Their house is a regular 1930’s Chorlton semi – detached with a garage. As for most of my clients, the jewel was the garden that made the place unique and stand out from other similar buildings. There was no question why they wanted to extend. Nowhere else would be comparable. The presence of a garage made it easy to think about a second-storey extension.
Jonathan and Janine’s house had a regular layout with a rear extension already completed, a garage, and a loft conversion. However, they were missing a 4th large bedroom. Their small standard room, called box room, was too small.
We set up a workshop session with Jonathan and Janine and used the existing plans to find out what is feasible. An extension over a garage usually yields only a limited amount of space. Garages are narrow and often need additional structural support as they are a single brick construction.
First of all my clients had an idea in mind and wanted me to draw it up. They wanted to see how it will shape the first-floor space. Because their option wasn’t using the full potential of the house I proposed an additional option: to widen the rear and the front bedroom and fit the bathroom on top of the garage in between the two bedrooms. We tried several locations of the built-in wardrobes and the beds to find the best fit with the optimal space left around the furniture. The hand drawn sketches allowed us to quickly see the options and discard the ones with the least potential during our discussions. We even looked at utilising the newly created space under the extension roof. We tried to minimise the amount of work needed while creating access the new attic without demolishing the en suite bathroom.
A side extension changes the frontal elevation. During the concept design workshop, we also looked at how we can improve the front porch and how the new extension will impact the existing house. Consequently, I showed the different design options. As a result, we looked at a modern and a more traditional touch. We discussed the costs of various interesting materials and decided to come back to this part of the design process once we know how much of the budget is left after the extension.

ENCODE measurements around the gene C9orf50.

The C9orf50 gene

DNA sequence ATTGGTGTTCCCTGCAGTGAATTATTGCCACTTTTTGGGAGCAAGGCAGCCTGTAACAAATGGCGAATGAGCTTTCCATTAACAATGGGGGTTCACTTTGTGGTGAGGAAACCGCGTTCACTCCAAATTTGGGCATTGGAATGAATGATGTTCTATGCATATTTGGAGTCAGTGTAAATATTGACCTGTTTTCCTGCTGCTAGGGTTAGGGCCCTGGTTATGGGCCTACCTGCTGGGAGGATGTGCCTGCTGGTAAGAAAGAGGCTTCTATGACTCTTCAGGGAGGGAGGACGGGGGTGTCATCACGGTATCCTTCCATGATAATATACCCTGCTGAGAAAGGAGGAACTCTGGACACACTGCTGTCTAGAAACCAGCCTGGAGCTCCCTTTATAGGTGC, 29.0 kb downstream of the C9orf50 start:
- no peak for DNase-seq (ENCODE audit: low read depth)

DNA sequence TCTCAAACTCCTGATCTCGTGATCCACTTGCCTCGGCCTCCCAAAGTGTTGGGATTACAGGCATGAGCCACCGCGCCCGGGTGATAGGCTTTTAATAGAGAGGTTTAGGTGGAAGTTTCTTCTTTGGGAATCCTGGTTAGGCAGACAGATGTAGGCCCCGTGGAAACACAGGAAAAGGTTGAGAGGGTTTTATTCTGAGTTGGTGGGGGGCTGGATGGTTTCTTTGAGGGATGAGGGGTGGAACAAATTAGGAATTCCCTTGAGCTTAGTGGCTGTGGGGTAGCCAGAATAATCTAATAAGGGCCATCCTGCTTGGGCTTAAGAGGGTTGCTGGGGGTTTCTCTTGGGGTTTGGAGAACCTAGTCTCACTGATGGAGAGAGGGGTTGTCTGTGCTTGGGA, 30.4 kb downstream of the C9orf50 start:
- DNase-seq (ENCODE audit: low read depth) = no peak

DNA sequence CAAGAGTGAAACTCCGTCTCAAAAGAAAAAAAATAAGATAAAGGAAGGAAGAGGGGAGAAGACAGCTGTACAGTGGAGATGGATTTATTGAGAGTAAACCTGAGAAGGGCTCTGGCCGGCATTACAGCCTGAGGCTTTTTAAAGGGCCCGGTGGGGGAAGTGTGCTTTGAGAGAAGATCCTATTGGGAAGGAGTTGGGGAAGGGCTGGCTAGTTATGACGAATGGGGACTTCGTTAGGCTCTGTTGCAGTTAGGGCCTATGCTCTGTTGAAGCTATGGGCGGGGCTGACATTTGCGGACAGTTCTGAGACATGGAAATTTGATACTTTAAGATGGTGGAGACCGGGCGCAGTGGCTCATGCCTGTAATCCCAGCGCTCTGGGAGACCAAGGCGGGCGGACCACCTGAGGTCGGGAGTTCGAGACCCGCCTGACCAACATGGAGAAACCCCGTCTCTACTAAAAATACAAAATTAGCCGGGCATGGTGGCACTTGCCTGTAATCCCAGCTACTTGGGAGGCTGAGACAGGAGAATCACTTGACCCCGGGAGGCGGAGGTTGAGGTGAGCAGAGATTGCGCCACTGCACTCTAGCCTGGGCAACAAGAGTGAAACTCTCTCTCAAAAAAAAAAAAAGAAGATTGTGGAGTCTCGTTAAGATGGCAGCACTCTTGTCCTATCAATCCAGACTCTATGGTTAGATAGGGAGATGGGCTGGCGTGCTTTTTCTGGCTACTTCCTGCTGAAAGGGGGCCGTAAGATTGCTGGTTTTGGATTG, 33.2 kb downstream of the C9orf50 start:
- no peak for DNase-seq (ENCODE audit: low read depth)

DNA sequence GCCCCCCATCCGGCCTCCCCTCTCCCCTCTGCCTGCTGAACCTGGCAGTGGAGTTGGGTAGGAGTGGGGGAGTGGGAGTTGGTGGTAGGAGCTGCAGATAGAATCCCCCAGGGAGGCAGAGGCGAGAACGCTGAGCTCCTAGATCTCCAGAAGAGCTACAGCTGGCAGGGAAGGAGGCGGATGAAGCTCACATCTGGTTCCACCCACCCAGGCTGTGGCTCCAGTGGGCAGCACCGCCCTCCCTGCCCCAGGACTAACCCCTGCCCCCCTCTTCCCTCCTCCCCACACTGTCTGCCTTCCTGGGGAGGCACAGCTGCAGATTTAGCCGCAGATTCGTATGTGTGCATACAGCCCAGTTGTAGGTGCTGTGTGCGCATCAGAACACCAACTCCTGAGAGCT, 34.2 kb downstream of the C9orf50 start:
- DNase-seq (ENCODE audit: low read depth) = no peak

Finally, in the end of the workshop, Jonathan and Janine got the hand-drawn sketches in 1:50 scale. After the workshop, the next step was to get the ballpark price from the builders. Alternatively, a quantity surveyor could prepare a cost plan. As a result, it allows to budget correctly and decide how much is left to spend on the front elevation.
It's really useful to sit and have a long workshop session.
Jonathan and Janine, Chorlton
good internal layout makes the life inside the house a pleasant and easy experience
The most important for a home owner is the good internal layout that makes the life inside their house a pleasant and easy experience. A flow of people inside and how they experience the space inside the rooms makes the difference to them.
I realised that the discussions during the workshops allow us to make better decisions. I am drawing up all these different options right in front of the client. Hence, it is easier to understand the priorities of the client for the architect. At the same time, the architect can explain better why this or that idea look most promising.